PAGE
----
François Joseph Édouard De Campigneulles Mosquée d'Ibrahim Ayah et rue de la Citadelle, Tombeaux des Califes, le Caire

Price $12,000

Ref.# 15329

Medium Waxed paper negative

Mount unmounted

Photo Date 1850s  Print Date 1858c

Dimensions 12-13/16 x 10-9/16 in. (327 x 270 mm)

Photo Country Egypt

Photographer Country France

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Company
Contemporary Works / Vintage Works, Ltd.


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About This Image

Born December 12, 1826 in Douai in the North of France, François Joseph Edouard (Fougeroux) de Campigneulles was the son of Maurice Alexandre Fougeroux de Campigneulles (age 30), an adviser to the royal court of Douai, and a writer and author of "Histoire des duels anciens et modernes" and Pauline Amélie Anicet de Gheus, (age 26). François had a sister Alix Amélie (born in 1824), but they were orphaned when Francois was only 13 years old, when their mother died in 1840 and after their father had passed away four years earlier.

De Campigneulles became interested in photography before traveling to the Middle East on a Grand Tour in 1853. After traveling and photographing through out the Middle East area for several years, he reportedly opened a photography studio in Cairo in 1859.

From his travels throughout Egypt, to Palestine, through Sinai and to Syria, Edouard de Campigneulles brought back to France 85 calotypes, wax paper negatives, all catalogued on a list. These calotypes represent views of monuments, sites and archeological ruins. Thirty-eight photographs of this voyage were presented for the first time in Paris in 1859 at the Photographic Salon organized by the Société Française de Photographie (SFP). His work was highly praised by contemporary critics such as Charles de Linas, Ph. Burty and Louis Figuier.

By the 1850s, the components of the Grand Tour in the Middle East were well established. Despite the familiarity of these sites and locations, Campigneulles’ views are those of a savvy photographer. The originality of his framing, his choice of perspective and his mastery of the execution of his calotypes hint at something above and beyond a simple photographic documentation. His photographic testimony of the Middle East poses questions about his beginnings in photography and the purpose of his trip. From whom did he learn? Did he train himself, or did he learn from another photographer? What motivated his travels? Was he another documentary photographer or a traveling amateur photographer?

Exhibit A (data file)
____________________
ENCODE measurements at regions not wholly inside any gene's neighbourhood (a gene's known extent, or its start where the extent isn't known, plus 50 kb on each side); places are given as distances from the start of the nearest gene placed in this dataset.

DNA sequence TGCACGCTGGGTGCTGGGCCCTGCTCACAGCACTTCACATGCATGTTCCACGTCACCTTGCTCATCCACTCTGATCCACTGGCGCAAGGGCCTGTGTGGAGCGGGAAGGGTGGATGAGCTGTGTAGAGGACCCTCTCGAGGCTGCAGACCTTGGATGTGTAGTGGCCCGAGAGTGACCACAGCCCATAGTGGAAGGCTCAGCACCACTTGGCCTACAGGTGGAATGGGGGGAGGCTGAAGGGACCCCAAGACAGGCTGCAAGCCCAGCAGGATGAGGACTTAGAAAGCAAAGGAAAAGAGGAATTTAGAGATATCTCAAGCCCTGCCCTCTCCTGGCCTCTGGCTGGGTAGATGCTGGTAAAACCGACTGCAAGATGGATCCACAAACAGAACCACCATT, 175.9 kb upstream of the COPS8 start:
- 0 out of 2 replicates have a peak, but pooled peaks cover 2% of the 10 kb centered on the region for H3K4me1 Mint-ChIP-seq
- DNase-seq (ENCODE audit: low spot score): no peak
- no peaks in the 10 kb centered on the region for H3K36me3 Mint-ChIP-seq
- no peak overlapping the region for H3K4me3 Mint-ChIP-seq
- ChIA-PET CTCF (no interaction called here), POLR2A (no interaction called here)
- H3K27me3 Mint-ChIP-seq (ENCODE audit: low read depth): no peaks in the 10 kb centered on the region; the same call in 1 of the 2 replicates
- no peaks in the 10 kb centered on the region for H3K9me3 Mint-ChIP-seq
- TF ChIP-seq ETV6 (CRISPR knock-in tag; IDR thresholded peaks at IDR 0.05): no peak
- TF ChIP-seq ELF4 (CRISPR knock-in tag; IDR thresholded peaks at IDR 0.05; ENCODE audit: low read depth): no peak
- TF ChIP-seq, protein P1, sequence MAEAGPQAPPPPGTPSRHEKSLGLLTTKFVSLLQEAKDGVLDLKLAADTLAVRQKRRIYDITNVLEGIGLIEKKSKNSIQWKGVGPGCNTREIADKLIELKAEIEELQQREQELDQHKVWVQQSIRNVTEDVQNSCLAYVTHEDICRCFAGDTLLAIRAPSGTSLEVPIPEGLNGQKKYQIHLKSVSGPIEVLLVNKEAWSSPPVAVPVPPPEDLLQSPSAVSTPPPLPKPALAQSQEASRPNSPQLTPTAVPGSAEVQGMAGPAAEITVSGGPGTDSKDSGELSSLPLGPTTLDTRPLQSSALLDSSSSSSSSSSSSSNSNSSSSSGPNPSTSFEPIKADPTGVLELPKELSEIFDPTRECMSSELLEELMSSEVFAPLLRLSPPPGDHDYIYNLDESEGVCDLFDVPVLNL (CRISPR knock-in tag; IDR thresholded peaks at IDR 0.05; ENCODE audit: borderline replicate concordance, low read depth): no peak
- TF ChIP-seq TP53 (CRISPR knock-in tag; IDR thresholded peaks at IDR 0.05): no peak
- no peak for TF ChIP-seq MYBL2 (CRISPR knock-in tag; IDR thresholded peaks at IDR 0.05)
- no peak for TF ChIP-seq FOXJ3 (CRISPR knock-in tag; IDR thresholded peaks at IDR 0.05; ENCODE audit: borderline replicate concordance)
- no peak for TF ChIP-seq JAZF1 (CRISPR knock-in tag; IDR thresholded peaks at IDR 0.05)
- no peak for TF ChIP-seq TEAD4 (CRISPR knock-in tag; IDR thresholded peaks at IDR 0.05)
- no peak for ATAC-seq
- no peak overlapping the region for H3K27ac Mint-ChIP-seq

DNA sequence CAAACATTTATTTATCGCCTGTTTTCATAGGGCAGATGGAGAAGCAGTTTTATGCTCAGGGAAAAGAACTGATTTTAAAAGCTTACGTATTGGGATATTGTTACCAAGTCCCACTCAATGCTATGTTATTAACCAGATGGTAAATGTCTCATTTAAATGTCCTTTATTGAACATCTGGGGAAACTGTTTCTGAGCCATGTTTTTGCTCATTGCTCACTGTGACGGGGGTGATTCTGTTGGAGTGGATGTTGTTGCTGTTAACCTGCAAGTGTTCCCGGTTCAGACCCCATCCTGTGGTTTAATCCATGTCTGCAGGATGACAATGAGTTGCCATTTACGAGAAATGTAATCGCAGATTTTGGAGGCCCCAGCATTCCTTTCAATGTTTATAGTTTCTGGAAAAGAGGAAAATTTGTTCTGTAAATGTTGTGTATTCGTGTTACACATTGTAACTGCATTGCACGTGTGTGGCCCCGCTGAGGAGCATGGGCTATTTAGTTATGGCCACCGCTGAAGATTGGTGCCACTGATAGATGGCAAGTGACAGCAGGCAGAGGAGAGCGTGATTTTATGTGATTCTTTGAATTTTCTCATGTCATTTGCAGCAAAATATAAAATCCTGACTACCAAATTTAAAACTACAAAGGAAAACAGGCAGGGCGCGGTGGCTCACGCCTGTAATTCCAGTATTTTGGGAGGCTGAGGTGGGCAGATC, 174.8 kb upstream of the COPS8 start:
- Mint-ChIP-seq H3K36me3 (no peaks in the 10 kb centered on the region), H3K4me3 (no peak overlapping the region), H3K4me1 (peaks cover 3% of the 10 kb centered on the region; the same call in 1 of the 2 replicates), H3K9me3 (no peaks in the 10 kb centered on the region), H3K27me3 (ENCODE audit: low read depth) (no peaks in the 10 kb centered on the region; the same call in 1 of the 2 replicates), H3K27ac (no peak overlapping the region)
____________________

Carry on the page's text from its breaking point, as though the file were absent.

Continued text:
The photography curator for the Bibliotheque Nationale Sylvie Aubenas suggests an apprenticeship with Gustave Le Gray due in part to the technical similarities in the extreme quality in composition, the fine details of his wax paper negatives and the slight shading of his albumen prints. Millon expert Christophe Goury also suggests the influence of the Scottish photographer James Graham, who was likewise a participant at the SFP in 1859. Sixteen albumen prints by Graham, many of which include dedications to Edouard de Campigneulles, were found in Campigneulles’ photographic collection. Similar to Graham, Campigneulles turned some calotypes and albumen prints from this voyage into panoramas, a format he continued to use after his return to Europe.

Due to the modernity and the unquestionable quality of these calotypes Edward de Campigneulles should be included in the list of exceptional "primitive" photographers in the history of 19th-century French photography.

To date, only the views of the Middle East have been identified. Some 22 unpublished calotypes taken in northern France show views of a village and its houses and streets, a few landscapes, local ruins, etc. The type of paper, the chemical properties and the development process of these calotypes are similar to those of the Middle East views. It could be that Campigneulles 'practiced" the use of the calotype in France before traveling to the Middle East. After his return to Europe, Campigneulles abandoned the calotype for the glass negative on his trips throughout France and Belgium.

Of the 85 calotypes that Edward de Campigneulles took during his Grand Tour, 11 calotypes and five prints are known and conserved in the only two institutions that retain works by Campigneulles: the Musée d’Histoire Naturelle de Lille and the Bibliothèque Nationale de France. In the Millon auction on November 8, 2016 64 calotypes of this Middle East trip, including 31 with accompanying albumen prints, 22 calotypes of northern France and two glass negatives of France/Belgium.